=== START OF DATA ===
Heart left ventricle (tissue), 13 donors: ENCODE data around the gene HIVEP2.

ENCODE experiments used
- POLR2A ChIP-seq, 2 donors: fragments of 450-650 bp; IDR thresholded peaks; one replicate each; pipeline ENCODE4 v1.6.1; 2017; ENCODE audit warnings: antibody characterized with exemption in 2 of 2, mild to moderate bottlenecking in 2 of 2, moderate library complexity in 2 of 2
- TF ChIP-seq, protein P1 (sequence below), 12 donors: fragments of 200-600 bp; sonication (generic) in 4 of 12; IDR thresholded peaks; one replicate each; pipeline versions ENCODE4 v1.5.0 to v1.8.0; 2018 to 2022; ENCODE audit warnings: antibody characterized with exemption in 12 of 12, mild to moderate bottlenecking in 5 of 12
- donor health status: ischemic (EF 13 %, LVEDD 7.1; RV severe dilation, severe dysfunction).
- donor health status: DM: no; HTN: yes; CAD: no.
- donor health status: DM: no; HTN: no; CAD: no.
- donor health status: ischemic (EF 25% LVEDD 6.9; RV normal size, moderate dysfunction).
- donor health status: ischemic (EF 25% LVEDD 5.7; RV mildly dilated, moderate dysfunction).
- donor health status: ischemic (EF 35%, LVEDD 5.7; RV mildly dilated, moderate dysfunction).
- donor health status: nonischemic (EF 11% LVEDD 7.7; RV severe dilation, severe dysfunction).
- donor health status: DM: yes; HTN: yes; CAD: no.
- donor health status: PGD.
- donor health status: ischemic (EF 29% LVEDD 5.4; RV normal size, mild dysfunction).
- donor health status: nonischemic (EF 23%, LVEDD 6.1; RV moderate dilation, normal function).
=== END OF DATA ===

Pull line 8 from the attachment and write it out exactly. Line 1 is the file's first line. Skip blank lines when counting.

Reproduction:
- donor health status: ischemic (EF 25% LVEDD 6.9; RV normal size, moderate dysfunction).